From Ice Floes to Battlefields: Scott’s ‘Antarctics’ in the First World War
Copyright: 2015, UK
Specifications: 1st, 8vo, pp.224, 13 color & 37 bw photos, 14 maps, appendices, white cloth
Condition: dj & cloth new
February 1912: Harry Pennell and his Terra Nova shipmates brave storms and ice to bring supplies to Antarctica. They hope to celebrate Captain Scott’s conquest of the South Pole, but are forced by ice to return north before Scott’s party returns. In New Zealand a reporter tells them that Roald Amundsen reached the Pole first. Returning to Antarctica in early 1913, they learn that Scott’s party reached the Pole but died on the ice shelf.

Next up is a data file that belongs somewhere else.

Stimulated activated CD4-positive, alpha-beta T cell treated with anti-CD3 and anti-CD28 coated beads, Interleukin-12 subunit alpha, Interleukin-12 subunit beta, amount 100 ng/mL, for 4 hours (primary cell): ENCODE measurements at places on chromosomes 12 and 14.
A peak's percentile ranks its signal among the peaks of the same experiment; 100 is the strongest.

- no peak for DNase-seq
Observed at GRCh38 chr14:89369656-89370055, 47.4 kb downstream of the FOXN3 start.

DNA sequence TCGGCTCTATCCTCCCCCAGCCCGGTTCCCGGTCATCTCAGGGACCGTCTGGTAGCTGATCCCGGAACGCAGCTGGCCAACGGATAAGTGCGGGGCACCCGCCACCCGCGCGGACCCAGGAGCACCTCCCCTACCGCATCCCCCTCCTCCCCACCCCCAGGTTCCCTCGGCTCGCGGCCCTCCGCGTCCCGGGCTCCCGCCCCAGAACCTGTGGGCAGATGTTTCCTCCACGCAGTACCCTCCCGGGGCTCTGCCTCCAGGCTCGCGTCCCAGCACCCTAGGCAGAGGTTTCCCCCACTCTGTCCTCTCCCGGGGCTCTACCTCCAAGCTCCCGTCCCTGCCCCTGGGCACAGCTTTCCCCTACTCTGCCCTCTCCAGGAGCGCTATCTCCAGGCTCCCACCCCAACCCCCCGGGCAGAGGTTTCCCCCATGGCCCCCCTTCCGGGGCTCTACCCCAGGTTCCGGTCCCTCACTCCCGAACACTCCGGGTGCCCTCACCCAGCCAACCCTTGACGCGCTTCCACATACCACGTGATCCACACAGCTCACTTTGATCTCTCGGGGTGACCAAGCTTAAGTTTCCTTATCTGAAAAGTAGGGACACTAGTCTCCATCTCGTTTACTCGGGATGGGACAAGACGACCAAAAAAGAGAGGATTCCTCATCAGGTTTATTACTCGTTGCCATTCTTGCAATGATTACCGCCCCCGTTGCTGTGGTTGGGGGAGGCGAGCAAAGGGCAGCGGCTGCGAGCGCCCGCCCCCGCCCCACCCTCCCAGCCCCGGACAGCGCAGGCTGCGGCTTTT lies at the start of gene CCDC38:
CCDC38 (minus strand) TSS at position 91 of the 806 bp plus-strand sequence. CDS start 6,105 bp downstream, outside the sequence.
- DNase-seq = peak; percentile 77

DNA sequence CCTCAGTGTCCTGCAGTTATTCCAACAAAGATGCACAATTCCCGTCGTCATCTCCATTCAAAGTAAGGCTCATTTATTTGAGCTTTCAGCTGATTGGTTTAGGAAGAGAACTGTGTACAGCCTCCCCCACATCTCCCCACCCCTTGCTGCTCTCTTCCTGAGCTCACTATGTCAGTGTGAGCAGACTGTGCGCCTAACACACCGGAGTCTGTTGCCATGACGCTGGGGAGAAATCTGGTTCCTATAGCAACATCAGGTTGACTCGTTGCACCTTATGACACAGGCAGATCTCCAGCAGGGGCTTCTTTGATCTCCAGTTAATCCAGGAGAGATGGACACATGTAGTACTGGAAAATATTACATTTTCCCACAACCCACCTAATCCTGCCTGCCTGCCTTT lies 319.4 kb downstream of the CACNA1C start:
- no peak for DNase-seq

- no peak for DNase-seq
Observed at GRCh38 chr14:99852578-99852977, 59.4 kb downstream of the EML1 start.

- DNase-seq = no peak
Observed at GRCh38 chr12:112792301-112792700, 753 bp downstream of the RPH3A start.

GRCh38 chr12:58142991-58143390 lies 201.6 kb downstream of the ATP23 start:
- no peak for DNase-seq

Back in Britain memorial services, medal ceremonies, weddings and resumed careers are abruptly interrupted by the First World War. Fit and able men, Scott’s ‘Antarctics’ trade one adventure for another. Strathie concentrates on the less-well-known expedition members, including Victor Campbell (Siege of Antwerp and North Russia campaign), Cecil Meares (Ypres), Tryggve Gran (Royal Naval Air Service and Royal Flying Corps) and Edward Nelson (Gallipoli and Somme), interspersed with chapters covering groups of men (scientists, naval officers, Herbert Ponting, etc.). Four died in the war (Harry Pennell, Henry Rennick, Alfred Cheetham and New Zealander Jim Dennistoun), but a lot of others were injured or lost brothers. They serve on horseback, in trenches, on battleships and hospital ships, in armoured cars and flimsy aircraft; their brothers-in-arms include a prime minister’s son and poet Rupert Brooke. As in Antarctica, life is challenging and dangerous. As on the ice, not all survive.